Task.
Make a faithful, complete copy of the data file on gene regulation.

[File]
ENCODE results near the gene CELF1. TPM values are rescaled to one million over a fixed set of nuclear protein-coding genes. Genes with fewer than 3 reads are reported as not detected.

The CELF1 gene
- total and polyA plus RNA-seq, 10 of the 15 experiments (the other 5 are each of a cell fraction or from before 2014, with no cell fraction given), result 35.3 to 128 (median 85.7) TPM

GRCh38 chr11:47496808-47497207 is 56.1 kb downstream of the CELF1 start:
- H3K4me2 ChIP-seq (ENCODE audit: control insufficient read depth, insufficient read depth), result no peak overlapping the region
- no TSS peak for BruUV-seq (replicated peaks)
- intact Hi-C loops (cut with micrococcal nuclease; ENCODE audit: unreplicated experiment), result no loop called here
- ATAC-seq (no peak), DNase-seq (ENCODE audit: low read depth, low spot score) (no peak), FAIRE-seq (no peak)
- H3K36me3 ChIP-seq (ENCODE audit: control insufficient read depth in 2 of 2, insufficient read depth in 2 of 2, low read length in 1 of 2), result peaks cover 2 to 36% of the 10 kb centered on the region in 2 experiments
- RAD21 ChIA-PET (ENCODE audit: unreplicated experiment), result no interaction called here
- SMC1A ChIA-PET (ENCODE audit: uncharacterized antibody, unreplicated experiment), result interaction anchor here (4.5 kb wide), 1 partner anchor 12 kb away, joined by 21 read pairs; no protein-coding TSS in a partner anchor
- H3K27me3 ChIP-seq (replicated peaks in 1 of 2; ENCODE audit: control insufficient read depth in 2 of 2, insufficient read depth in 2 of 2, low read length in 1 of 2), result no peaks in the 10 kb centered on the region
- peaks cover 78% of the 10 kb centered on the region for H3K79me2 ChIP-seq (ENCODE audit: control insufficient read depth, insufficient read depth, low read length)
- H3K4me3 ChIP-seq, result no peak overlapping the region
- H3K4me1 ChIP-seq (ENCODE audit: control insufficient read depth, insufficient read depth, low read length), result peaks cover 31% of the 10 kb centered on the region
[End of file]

ENCODE results near the gene CELF1. TPM values are rescaled to one million over a fixed set of nuclear protein-coding genes. Genes with fewer than 3 reads are reported as not detected.

The CELF1 gene
- total and polyA plus RNA-seq, 10 of the 15 experiments (the other 5 are each of a cell fraction or from before 2014, with no cell fraction given), result 35.3 to 128 (median 85.7) TPM

GRCh38 chr11:47496808-47497207 is 56.1 kb downstream of the CELF1 start:
- H3K4me2 ChIP-seq (ENCODE audit: control insufficient read depth, insufficient read depth), result no peak overlapping the region
- no TSS peak for BruUV-seq (replicated peaks)
- intact Hi-C loops (cut with micrococcal nuclease; ENCODE audit: unreplicated experiment), result no loop called here
- ATAC-seq (no peak), DNase-seq (ENCODE audit: low read depth, low spot score) (no peak), FAIRE-seq (no peak)
- H3K36me3 ChIP-seq (ENCODE audit: control insufficient read depth in 2 of 2, insufficient read depth in 2 of 2, low read length in 1 of 2), result peaks cover 2 to 36% of the 10 kb centered on the region in 2 experiments
- RAD21 ChIA-PET (ENCODE audit: unreplicated experiment), result no interaction called here
- SMC1A ChIA-PET (ENCODE audit: uncharacterized antibody, unreplicated experiment), result interaction anchor here (4.5 kb wide), 1 partner anchor 12 kb away, joined by 21 read pairs; no protein-coding TSS in a partner anchor
- H3K27me3 ChIP-seq (replicated peaks in 1 of 2; ENCODE audit: control insufficient read depth in 2 of 2, insufficient read depth in 2 of 2, low read length in 1 of 2), result no peaks in the 10 kb centered on the region
- peaks cover 78% of the 10 kb centered on the region for H3K79me2 ChIP-seq (ENCODE audit: control insufficient read depth, insufficient read depth, low read length)
- H3K4me3 ChIP-seq, result no peak overlapping the region
- H3K4me1 ChIP-seq (ENCODE audit: control insufficient read depth, insufficient read depth, low read length), result peaks cover 31% of the 10 kb centered on the region